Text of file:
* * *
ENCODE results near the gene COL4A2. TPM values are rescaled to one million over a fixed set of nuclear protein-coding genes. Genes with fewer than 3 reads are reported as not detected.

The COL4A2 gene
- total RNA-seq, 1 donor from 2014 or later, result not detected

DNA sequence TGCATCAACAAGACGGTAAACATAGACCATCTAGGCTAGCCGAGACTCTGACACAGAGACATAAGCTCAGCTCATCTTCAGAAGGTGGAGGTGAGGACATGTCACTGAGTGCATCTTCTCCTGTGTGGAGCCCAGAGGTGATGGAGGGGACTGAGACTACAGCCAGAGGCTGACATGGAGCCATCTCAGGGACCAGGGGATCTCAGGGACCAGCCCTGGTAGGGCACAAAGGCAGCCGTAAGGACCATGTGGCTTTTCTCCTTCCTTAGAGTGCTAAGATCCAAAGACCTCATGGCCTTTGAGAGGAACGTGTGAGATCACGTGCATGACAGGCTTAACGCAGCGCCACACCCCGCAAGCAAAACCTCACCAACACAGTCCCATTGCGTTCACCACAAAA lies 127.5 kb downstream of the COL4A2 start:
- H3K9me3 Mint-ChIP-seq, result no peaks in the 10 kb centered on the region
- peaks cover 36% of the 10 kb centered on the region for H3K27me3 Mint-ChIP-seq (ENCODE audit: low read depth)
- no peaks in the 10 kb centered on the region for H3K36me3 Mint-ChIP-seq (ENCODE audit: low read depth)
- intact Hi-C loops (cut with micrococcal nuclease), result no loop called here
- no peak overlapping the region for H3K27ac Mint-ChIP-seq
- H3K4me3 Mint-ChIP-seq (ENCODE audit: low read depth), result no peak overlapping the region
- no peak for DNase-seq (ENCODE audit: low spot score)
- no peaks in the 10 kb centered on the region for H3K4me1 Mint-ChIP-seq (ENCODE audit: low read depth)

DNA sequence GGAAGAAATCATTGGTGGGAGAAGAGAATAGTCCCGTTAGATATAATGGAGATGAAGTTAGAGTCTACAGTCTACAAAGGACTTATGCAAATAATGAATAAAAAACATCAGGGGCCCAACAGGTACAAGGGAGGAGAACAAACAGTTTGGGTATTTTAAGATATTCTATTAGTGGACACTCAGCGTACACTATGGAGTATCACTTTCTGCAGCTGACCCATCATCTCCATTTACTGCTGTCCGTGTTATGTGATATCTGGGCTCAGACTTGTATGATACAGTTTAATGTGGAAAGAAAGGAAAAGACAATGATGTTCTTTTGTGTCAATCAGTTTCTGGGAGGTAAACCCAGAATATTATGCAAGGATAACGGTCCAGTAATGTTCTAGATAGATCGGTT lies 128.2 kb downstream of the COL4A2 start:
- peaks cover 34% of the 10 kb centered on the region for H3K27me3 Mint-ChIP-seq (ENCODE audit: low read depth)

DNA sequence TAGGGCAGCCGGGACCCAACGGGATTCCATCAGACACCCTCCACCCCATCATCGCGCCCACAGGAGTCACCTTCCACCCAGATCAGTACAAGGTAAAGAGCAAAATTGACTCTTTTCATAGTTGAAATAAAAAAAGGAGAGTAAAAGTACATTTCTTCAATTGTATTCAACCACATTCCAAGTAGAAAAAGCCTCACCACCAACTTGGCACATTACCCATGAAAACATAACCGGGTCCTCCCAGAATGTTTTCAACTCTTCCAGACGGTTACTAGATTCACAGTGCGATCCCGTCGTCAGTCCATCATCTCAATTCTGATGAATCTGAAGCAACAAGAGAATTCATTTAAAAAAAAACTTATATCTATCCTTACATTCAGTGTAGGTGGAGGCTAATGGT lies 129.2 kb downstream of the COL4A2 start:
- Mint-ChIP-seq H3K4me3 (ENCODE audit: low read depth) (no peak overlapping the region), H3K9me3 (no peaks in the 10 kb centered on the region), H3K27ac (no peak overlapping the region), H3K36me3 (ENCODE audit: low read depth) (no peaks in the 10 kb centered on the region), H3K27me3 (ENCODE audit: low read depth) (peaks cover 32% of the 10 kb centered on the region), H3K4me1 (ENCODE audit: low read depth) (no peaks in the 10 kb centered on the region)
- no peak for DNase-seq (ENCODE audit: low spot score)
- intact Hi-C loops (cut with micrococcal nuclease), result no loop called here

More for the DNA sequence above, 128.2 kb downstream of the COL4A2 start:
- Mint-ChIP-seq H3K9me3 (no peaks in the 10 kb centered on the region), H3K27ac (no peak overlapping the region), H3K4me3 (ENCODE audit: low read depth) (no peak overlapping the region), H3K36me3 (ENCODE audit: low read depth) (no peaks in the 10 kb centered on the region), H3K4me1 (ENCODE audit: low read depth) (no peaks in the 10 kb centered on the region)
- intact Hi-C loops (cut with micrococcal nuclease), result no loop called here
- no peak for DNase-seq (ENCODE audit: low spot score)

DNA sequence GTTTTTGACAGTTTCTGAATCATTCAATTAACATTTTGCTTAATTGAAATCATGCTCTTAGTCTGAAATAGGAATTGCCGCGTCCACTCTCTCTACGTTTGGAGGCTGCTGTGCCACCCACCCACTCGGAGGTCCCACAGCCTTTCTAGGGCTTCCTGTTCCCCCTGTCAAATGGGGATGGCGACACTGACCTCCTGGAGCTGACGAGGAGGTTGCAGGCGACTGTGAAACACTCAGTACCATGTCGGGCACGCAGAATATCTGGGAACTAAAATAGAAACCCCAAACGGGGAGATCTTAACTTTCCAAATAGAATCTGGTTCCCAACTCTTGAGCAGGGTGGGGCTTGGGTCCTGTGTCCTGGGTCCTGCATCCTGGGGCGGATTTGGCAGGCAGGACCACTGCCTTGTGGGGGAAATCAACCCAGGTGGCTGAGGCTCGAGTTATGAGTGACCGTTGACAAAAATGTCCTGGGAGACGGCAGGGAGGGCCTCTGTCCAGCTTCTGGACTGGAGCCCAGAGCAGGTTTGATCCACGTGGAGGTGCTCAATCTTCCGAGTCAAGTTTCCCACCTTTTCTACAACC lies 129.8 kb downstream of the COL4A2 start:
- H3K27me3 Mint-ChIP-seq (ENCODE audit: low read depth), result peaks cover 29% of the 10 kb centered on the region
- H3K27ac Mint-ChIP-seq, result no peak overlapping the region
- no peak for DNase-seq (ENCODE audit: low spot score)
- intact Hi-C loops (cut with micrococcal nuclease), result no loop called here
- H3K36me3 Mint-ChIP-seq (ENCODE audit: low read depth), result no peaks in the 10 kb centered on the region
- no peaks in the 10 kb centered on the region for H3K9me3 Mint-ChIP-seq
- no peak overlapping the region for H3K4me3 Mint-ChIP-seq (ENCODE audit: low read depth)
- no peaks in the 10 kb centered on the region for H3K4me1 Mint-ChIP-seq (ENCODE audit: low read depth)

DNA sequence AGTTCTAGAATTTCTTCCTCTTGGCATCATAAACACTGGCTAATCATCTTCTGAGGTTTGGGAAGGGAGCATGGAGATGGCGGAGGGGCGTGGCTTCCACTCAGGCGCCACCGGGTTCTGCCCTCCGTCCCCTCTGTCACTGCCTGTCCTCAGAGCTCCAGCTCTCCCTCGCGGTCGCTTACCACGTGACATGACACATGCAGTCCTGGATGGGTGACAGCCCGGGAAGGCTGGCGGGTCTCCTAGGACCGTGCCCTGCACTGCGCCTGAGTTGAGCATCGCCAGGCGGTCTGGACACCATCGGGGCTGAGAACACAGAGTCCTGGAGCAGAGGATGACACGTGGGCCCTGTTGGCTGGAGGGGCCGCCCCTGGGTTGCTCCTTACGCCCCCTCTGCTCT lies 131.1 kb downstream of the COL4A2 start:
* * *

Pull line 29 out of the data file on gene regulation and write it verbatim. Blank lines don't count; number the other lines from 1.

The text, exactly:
- no peaks in the 10 kb centered on the region for H3K9me3 Mint-ChIP-seq